Solar EOR Firm Looks To Heat Up the Competition
In thermal enhanced oil recovery there is one big ingredient: steam. A new startup from Germany believes it has found the oil industry’s cheapest way to make it.
German startup Solarlite is trying to do two things for oil companies: make steam, and make it cheap. Founded in 2004, the firm specializes in manufacturing concentrated solar power (CSP) systems that have mainly been used for small-scale electricity generation.
But that application is being squeezed by another solar energy technology, photovoltaics (PVs), and so the company is now looking at enhanced oil recovery (EOR) for its future business.
“The price of PVs has declined so dramatically that, at least for power generation, people question if CSP can actually survive,” said Steven Geiger, director of business development for Solarlite. “Our idea is to basically use the sun to produce heat, or steam in this case, and escape the competition from PVs.”
With CSP-for-EOR, the simple aim is to focus a beam of reflected sunlight onto insulated tubing that is full of water. As that water boils under the glare of solar radiation, the produced vapor is injected into a reservoir that requires a significant measure of heat (between 480°F and 520°F) to mobilize residual, and typically heavy, oil.
The concept is not new, but Solarlite’s version is different from what the upstream industry has seen before. The firm’s chief competitor, GlassPoint, was the first to pioneer CSP-for-EOR in Oman back in 2011 and remains the largest player in this space.
To carve out its own niche, what Solarlite wants to prove is that CSP can be done in the wide open. This is in contrast to GlassPoint’s approach, which uses large glass houses—hence the firm’s name—to protect the oscillating reflectors from wind and dust.
“However, you lose about 10% of the sunlight as its passes through the glass,” Geiger said, explaining that absorption and light-scattering are unavoidable in that setup. The key point he is making to prospective oilfield customers is that with regard to CSP-for-EOR, the name of the game is heat efficiency.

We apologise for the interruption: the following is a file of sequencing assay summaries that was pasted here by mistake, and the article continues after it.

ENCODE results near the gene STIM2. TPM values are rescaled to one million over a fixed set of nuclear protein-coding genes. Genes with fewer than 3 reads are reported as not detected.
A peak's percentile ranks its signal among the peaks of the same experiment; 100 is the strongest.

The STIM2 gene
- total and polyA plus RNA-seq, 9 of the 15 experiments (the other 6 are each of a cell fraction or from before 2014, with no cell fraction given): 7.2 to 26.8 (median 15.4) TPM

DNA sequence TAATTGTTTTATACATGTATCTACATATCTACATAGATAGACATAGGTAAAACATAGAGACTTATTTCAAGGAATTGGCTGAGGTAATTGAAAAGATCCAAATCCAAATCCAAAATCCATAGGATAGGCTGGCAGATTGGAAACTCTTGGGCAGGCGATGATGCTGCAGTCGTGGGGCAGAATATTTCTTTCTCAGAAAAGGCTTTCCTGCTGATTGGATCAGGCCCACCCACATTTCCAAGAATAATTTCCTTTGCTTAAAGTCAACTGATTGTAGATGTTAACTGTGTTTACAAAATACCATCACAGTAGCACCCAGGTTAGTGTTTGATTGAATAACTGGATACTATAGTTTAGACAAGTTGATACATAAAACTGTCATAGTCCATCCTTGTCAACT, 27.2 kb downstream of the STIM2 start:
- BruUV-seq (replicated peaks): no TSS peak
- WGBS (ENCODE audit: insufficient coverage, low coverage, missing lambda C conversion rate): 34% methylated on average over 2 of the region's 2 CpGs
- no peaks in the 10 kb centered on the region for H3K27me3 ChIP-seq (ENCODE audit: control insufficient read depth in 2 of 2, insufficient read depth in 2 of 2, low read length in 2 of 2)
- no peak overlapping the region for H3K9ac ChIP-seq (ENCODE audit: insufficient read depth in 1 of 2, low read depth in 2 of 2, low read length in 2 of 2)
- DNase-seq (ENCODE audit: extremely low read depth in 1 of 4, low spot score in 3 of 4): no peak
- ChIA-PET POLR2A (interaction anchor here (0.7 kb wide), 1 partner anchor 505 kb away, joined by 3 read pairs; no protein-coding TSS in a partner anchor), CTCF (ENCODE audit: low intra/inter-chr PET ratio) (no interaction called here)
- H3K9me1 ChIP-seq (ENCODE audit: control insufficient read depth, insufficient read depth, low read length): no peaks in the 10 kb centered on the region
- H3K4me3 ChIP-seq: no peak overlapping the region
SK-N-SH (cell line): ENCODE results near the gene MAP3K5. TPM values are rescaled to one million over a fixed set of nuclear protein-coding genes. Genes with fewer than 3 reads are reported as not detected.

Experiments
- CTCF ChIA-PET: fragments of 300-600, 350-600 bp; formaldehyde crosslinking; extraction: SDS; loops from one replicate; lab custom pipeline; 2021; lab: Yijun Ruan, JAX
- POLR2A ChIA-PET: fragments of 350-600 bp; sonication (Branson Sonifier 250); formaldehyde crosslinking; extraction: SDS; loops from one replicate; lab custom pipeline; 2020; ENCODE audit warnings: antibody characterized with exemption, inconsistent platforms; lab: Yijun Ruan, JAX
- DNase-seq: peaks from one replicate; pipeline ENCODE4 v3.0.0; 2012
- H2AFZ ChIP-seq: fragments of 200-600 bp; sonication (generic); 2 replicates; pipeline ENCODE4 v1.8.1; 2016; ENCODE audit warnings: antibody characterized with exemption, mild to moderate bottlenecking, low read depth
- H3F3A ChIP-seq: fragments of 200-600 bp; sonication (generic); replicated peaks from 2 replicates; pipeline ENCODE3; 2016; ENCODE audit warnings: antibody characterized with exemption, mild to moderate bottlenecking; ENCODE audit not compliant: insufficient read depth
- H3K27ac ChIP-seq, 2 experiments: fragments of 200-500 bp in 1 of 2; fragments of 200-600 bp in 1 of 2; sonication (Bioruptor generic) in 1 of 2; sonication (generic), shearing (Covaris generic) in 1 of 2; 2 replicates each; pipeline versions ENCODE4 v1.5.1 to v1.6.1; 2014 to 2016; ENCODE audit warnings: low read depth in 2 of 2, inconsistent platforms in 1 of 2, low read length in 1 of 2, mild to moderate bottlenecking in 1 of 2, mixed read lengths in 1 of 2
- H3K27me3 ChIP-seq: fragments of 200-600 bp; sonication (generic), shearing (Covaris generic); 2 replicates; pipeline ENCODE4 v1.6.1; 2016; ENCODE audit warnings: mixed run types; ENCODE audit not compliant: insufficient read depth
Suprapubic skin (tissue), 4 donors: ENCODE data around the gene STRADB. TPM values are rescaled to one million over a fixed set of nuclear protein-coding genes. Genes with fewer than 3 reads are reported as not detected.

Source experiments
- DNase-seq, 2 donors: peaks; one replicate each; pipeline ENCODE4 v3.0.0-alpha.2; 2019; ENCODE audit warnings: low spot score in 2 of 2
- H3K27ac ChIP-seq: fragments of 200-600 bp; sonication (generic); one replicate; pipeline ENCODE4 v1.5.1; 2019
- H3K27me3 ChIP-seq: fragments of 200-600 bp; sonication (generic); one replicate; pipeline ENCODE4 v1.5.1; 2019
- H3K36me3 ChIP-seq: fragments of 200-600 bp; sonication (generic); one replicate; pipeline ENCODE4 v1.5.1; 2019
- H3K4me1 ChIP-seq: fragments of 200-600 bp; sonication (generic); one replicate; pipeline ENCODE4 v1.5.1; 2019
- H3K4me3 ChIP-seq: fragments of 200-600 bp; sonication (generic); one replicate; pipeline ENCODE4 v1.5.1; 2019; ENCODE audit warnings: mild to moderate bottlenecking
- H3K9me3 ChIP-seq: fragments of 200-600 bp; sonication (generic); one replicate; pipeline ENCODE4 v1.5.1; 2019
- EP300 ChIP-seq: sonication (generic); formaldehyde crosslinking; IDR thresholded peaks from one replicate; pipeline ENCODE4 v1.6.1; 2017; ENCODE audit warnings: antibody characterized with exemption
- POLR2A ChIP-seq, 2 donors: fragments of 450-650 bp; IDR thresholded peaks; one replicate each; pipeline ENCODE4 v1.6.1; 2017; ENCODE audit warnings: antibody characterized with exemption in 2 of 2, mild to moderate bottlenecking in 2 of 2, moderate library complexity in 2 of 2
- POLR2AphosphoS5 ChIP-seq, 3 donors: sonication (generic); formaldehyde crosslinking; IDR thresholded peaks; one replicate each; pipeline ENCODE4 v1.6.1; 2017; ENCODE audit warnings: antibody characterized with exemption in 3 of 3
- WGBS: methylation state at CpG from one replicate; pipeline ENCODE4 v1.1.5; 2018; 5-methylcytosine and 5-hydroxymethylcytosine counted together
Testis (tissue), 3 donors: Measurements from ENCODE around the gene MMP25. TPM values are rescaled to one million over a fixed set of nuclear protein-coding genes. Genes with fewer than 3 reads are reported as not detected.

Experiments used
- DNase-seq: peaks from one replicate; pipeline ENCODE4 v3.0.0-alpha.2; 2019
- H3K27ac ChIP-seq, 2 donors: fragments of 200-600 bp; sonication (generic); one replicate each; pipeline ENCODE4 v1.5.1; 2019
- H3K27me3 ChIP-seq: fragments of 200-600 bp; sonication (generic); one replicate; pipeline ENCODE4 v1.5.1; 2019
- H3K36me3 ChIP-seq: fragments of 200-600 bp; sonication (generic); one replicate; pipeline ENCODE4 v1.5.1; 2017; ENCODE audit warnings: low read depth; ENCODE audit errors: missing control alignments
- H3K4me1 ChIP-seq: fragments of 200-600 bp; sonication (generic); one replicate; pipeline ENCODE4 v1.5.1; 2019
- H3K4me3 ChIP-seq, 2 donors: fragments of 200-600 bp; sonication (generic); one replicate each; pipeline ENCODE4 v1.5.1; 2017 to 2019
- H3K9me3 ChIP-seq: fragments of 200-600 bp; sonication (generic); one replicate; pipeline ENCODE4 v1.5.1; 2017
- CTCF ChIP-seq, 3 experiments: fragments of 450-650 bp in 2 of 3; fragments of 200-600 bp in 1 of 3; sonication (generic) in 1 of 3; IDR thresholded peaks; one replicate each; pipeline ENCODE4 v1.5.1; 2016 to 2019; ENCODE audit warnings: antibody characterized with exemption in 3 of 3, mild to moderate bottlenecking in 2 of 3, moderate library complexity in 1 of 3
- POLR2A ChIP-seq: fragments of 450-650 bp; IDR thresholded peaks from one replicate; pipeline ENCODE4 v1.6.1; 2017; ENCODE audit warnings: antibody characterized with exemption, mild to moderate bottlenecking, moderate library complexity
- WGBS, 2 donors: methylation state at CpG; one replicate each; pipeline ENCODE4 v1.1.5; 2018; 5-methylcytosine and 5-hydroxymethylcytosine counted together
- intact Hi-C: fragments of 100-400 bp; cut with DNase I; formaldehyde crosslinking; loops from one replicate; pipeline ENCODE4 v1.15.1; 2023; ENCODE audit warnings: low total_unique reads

No Glass, No Problem
While Solarlite does not use glass houses, it does use ultrathin glass mirrors that it claims are about 10% more efficient than the metallic reflectors used by other CSP providers. And without the constraint of a glass house, Solarlite says it can spread its mirrors further apart to prevent them from casting shadows on each other, representing another 20% gain in heat efficiency.
Two of the primary drivers for using glass-protected CSP systems are dust and wind, factors that Solarlite also believes its technology addresses through alternative engineering routes.
Geiger explained that if a parabolic trough—the term used for the curved apparatus that is the most recognizable attribute of CSP—moves due to the wind, the reflective heat energy required to generate steam may lose its focus on the fluid tubing.
“We’ve overcome that because we use a composite that is about 1.5-in. thick,” he said, adding that the lightweight material is a rigid fiber-reinforced polymer. “It’s pretty much what you make a surfboard out of and has exceptional stability and rigidity.”
Five years of field operation at one of its CSP facilities in Spain has shown that these composite troughs can operate under wind conditions in excess of 40 mph. Solarlite has also carried out studies to show that dust may not be such a big issue after all.
“The bottom line is that it’s trivial and simple,” Geiger said of the dust concern. “You only have to clean the mirrors once a week, and then after every major sand storm.”
Under the worst conditions, Solarlite has determined that its mirrors may need up to 100 cleanings a year. But to lower the expense of this job, the firm is proposing the use of robots that can continuously move across each row of mirrors and spray off the dust with water or air.
By Solarlite’s estimation, 70% of the potential CSP-for-EOR market exists in only four areas of the world: Kuwait, Oman, Saudi Arabia, and California. These places all have heavy-oil production, lots of sunshine, and relatively expensive industrial natural gas—the fuel most used to generate steam for EOR.
In Kuwait, for instance, Geiger said that the country imports liquefied natural gas for about USD 8/MMBtu. That is not a bad price, but by the time it is regasified and piped to the field for EOR, he said the unit cost has soared to about USD 15/MMBtu.
By comparison, Solarlite thinks it can provide steam in Kuwait at a cost-equivalent of USD 3.50/MMBtu. Last year, Solarlite came close to establishing its first CSP-for-EOR plant in the country after winning an open tender, only to see the Kuwaiti government cancel it.
Geiger said another tender will be issued this year and that Solarlite will compete again with the same proposal, which came in lower than all other bids.
But aside from Kuwait, the company thinks it also has great potential to land contracts in California where as much as 18% of the state’s natural gas is burned to support steam-EOR operations.
Because of that state’s tax credits for renewable energy and expensive carbon credits, Geiger said in California “you could be getting your gas for free and it will still be cheaper to use solar steam for EOR.”